Unlike the Persian Gulf, India and Pakistan have signed the INCSEA; and yet there have been several instances of buzzing and formatting by naval aircraft, shadowing and near-collision between the warships of the two navies. In one instance, there was a fatal incident involving the Pakistan Navy’s Atlantique aircraft which was shot down by the Indian Air Force.

The Indian Ocean countries have established the Indian Ocean Naval Symposium (IONS) which draws liberally from the WPNS. In fact it is a mirror image of its counterpart in the western Pacific Ocean.  The IONS was started in 2008 at India’s initiative and the chairmanship is rotated between four generic ‘sub-regions’ i.e. UAE (2010), South Africa (2012), Australia (2014), and the next Chair would be a South Asian country.

In their deliberations and discussions, the IONS member-navies have attempted to address common non-traditional maritime security threats and challenges such as piracy, terrorism, drug smuggling and gun-running, but have shied away from discussing hard security issues such as competitive naval modernisation, clandestine operations by underwater platforms, snooping and buzzing by aircraft etc. A discussion on measures to mitigate risks due to close encounters at sea between maritime forces has not been on the agenda.  Furthermore, there is no dialogue between the Indian Ocean Rim Association (IORA) and the IONS; and the two institutions appear to be working in silos.

The Indian Ocean is buzzing with naval activity and the CUES can be a potential issue of interest among the Indian Ocean navies. The key objective of the CUES in the Indian Ocean would also need to involve extra-regional powers who should be willing to adopt regional guidelines to prevent incidents at sea, including unwarranted escalation and sabre-rattling. This would add to stability in the Indian Ocean and can be an agenda for confidence building measures among the Indian Ocean and the non-Indian Ocean naval powers.

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#4374, 7 April 2014
Search and Rescue at Sea: Challenges and Chinese Capabilities
Vijay Sakhuja
Director (Research) Indian Council of World Affairs, New Delhi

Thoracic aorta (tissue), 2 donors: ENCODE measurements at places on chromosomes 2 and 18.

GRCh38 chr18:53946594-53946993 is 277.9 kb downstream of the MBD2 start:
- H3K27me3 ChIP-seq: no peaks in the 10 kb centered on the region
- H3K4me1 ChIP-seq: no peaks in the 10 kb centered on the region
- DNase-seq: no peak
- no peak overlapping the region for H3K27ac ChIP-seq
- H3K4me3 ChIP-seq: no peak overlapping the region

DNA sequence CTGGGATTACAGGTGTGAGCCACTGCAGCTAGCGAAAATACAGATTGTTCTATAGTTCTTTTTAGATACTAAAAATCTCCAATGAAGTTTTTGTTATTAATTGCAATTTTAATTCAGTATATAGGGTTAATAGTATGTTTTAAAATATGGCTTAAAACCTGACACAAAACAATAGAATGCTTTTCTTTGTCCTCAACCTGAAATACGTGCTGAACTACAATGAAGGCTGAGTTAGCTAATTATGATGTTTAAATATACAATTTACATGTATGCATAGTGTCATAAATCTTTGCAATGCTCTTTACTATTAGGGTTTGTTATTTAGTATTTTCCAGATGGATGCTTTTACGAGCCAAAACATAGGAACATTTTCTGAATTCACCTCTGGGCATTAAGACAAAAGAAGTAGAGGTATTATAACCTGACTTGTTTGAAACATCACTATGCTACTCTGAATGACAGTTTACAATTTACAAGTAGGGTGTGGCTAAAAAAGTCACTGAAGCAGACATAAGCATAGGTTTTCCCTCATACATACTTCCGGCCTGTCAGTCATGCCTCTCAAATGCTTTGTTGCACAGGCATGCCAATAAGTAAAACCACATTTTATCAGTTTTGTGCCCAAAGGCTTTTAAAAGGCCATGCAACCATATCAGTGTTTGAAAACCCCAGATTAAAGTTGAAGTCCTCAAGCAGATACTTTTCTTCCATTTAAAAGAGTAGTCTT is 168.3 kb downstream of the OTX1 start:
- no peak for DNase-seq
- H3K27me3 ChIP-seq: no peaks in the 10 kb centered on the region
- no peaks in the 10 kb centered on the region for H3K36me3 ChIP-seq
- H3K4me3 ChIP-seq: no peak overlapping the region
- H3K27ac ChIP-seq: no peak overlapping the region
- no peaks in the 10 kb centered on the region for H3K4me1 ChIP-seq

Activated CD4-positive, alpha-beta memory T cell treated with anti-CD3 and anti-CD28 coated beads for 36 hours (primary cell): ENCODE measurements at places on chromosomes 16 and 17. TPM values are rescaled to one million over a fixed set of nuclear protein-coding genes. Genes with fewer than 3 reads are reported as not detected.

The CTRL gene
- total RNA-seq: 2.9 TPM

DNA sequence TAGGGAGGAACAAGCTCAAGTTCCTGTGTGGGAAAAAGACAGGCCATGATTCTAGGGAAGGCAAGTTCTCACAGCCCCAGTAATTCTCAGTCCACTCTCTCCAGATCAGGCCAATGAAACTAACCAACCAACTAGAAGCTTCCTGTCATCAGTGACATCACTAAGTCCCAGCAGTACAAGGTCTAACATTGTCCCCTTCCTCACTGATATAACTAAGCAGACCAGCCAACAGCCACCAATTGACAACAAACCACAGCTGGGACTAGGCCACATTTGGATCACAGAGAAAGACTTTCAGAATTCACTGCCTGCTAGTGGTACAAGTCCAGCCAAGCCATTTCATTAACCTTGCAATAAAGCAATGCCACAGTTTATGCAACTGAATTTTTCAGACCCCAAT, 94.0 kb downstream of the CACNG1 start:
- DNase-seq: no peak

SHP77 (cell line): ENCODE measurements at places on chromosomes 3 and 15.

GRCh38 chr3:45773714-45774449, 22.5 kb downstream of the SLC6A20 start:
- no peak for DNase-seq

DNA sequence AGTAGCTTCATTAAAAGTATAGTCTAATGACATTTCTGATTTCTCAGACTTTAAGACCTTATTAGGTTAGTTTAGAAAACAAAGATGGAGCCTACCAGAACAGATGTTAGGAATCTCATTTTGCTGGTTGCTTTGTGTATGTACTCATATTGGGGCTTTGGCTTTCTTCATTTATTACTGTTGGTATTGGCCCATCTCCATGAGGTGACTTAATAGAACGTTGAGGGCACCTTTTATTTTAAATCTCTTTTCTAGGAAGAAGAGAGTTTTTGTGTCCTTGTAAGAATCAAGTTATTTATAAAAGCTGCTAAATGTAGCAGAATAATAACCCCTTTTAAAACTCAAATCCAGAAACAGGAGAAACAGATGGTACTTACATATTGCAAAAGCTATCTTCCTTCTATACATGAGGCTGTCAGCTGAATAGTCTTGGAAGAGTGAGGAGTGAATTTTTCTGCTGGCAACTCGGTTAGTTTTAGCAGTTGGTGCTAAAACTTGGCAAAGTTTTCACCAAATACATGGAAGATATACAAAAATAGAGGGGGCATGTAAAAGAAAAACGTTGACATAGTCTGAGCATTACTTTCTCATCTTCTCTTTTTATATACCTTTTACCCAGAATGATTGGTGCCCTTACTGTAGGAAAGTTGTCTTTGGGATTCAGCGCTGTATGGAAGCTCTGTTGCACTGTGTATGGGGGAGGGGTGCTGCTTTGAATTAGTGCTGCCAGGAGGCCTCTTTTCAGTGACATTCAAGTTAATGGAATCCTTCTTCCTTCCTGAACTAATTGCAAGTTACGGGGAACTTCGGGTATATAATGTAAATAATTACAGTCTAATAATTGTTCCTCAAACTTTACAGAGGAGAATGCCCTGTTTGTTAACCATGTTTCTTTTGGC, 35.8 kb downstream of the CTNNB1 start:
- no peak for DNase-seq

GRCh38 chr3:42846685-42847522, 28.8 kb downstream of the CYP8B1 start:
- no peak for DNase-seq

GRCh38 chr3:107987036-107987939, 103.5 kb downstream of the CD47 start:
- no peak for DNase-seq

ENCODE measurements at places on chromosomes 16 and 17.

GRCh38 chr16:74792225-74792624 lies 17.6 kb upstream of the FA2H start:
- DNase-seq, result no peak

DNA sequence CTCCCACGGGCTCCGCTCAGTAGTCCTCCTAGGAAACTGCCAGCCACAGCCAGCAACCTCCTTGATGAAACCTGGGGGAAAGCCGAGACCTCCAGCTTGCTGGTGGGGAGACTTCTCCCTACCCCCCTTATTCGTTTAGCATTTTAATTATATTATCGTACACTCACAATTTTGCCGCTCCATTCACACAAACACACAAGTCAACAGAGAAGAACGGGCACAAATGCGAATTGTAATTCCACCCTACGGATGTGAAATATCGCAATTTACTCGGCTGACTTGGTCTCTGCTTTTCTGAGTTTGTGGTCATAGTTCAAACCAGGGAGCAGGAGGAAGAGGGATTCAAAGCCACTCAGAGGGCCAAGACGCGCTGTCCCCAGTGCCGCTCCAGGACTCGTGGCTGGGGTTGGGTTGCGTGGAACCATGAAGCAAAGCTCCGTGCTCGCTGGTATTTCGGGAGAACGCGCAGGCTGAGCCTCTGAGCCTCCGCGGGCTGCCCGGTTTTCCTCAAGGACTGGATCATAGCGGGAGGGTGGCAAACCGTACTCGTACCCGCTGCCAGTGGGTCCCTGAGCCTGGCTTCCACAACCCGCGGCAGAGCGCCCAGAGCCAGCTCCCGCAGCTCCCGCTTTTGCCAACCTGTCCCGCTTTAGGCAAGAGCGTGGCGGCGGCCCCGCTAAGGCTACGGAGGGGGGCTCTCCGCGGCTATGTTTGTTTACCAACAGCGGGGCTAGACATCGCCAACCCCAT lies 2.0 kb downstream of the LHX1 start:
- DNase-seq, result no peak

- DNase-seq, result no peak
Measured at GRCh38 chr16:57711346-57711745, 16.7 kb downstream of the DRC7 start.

The international search and rescue effort to locate the voice and data recorder referred as the ‘black box’, and debris of the Malaysian Airlines MH 370 have continued relentlessly for nearly four weeks now. The satellite data provided by the British company and inputs from the US Transportation Safety Board and the UK Air Accidents Investigation Branch indicated that MH 370 was last known to have been somewhere in the Indian Ocean. This led the Malaysian Prime Minister to announce that ‘MH 370 ended in the southern Indian Ocean’. 

Soon after the announcement of the disappearance of the MH 370, nearly two dozen countries dispatched their naval and coast guard ships and aircraft to South China Sea to locate the aircraft. Currently, 14 aircraft,  nearly a dozen  ships and one nuclear submarine from Australia, China, Japan, Malaysia, New Zealand, South Korea, United Kingdom and the United States are deployed in the southern Indian Ocean for air-sea search and are scouring nearly 223,000 square nautical miles to locate the debris and the ‘black box’ of the aircraft. 

The search and rescue aircraft are staged from Perth in Australia and according to the Australian navy chief, “We are not searching for a needle in a haystack but still trying to define where the haystack is.” It is also important to point out that the southern Indian Ocean is a very inhospitable and experiences bad weather, poor visibility, etc. The sailors refer to it as the ‘Roaring Forties’ 

It was quite natural for China to dispatch its naval and maritime assets for search and rescue since majority of the 217 passengers onboard the MH 370 were Chinese. Soon after the incident, China deployed 14 ships, six marine police ships, and two aircraft in the South China Sea. This included destroyer Haikou, amphibious landing ship Jinggangshan which has a big flight deck and is capable of carrying several helicopters, and the amphibious assault ship Kunlunshan.